Out with the old us!
In with the new, healthier, happier, richer, kinder, smarter, more organized and more industrious us!
New Yorkers’ New Year’s resolutions reflect the ways they scheme, dream and delude themselves into re-engineering their physiques, financial holdings, relationships and careers.
Drew Anderson, 53, a stained glass restorer who lives in Harlem, learned from repeated experience that his annual vow to “exercise more” is unlikely to result in a more active reality. The new theme for 2017? The infinitely more achievable “eat more fruits and salad.”
Anderson has recipes in hand (arugula with pears and parmesan, arugula with cooked squid and fennel) and plastic containers ready to cart his salad to his job at the Metropolitan Museum of Art each work day.
Some people rail at the calendar dictating when they should reform themselves, but Anderson observed that “the dawn of a new year is an opportunity to do something fresh and make a new start. If you don’t take the opportunity, the new year just seems like an extension of the old year.” In his research on goal-setting, he discovered resolutions are best when they are realistic, manageable and specific.
A study performed last year by market research organization Statistic Brain determined 45% of Americans “usually” make New Year’s resolutions (38% never do) and that the top modification categories were self-improvement related to education, weight, money and relationships. But only 46% of those who made a contract with themselves held to the terms for six months.
Francois Pierre, “30-ish,” who lives in Washington Heights, carries the contract he made with himself late last year in his wallet. His resolutions include dozens of objectives, ranging from reading two to three books a month by the end of September to buying his first Rolex by 2026.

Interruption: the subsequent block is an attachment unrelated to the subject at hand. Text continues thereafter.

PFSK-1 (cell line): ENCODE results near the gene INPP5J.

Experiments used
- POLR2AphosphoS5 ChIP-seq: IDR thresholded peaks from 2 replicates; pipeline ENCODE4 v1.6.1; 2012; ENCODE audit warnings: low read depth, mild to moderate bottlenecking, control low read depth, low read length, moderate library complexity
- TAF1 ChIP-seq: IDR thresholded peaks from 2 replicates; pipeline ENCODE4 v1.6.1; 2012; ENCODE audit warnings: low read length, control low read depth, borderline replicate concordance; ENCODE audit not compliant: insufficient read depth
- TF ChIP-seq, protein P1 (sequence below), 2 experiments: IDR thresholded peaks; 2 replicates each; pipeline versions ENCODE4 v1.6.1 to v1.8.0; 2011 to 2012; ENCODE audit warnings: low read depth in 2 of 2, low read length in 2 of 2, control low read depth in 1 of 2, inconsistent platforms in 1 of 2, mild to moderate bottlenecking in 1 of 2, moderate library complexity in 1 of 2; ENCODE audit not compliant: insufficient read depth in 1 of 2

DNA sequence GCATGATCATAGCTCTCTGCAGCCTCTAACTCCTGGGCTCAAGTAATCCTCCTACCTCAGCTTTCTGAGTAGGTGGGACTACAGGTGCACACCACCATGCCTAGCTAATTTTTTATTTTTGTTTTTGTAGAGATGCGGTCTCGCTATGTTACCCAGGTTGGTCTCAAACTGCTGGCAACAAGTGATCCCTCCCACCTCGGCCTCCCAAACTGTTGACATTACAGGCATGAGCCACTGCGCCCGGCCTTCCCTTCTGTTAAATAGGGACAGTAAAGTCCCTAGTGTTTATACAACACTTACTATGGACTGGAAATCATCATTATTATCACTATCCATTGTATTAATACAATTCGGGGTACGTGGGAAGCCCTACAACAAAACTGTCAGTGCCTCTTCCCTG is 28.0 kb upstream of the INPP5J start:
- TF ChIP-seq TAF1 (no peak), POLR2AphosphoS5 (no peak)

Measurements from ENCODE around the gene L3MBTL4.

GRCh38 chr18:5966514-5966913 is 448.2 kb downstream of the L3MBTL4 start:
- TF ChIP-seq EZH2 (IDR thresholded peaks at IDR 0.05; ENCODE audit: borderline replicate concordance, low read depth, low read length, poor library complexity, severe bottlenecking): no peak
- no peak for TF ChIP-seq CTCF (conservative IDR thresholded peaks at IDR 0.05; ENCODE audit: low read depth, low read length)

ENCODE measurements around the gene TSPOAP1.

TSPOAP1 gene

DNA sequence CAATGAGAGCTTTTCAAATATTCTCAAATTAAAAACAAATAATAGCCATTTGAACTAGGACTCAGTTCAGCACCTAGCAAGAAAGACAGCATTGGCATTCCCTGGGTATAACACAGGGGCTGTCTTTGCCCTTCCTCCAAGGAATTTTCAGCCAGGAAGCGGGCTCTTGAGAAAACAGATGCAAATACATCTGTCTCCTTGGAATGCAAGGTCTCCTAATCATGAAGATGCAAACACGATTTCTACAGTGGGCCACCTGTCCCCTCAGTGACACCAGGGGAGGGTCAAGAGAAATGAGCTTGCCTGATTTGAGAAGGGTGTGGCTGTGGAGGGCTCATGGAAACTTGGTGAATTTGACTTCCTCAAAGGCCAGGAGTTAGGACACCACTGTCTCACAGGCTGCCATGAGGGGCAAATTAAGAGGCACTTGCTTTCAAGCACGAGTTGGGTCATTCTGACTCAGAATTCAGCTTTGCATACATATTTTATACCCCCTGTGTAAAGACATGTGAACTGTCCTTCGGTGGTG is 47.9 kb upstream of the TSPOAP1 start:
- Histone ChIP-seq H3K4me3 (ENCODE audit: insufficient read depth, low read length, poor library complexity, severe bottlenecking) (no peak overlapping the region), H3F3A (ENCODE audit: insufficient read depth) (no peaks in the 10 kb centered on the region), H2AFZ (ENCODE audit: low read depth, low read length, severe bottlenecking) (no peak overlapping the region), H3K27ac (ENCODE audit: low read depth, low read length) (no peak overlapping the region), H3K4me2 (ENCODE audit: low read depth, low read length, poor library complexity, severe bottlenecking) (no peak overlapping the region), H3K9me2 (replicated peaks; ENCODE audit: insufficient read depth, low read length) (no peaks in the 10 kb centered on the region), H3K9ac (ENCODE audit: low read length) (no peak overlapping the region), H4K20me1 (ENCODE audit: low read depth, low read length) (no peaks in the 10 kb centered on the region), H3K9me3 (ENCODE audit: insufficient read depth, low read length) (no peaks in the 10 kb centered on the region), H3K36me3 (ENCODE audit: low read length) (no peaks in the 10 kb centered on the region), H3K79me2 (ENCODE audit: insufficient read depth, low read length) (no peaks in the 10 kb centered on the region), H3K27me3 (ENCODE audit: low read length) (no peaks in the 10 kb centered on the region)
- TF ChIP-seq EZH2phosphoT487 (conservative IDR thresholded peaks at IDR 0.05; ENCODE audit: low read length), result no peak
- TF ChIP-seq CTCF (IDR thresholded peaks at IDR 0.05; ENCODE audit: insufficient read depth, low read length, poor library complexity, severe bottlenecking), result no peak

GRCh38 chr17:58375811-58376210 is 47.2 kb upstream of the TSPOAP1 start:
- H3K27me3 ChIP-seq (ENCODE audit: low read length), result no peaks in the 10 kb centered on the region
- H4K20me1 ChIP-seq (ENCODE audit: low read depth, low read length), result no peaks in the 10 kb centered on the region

“You have to have dreams and goals to be alive,” said Pierre, who also documented his intentions to buy his mom a house and a Hummer and to help send a friend to Thailand. Writing down his objectives and carrying the list with him helps to “make it all tangible,” and keeps him focused.
Experts in behavior modification say people are most likely to meet their goals when they have concrete plans to surmount the inevitable obstacles they will confront. Of course, motivation helps, too.
The Nov. 8 election results compelled M Adryael Tong, 31, a PhD student in religious studies at Fordham, to “teach my students more about political theory” in 2017. A good start, said the Inwood resident, will be compelling them “to read the Constitution.”
The hopelessness many people feel about improving their economic prospects in an increasingly unequal world is reflected, perhaps, in the resolution of many New Yorkers to play the lottery. Bike messenger Nadia Washington, 32, of West New York, New Jersey, said she had a savings account, but wanted to play the Lotto more consistently — and not just when a humungous jackpot was advertised. “The only way you’re going to win is if you play,” she said.
Gregory Rivera, 63, an unemployed mechanic from the Bronx who said he faced discrimination from employers as a result of a prison record, had given up even on the lottery.
His New Year’s resolution? “To get down on my knees and pray and hope God gives me a million dollars.”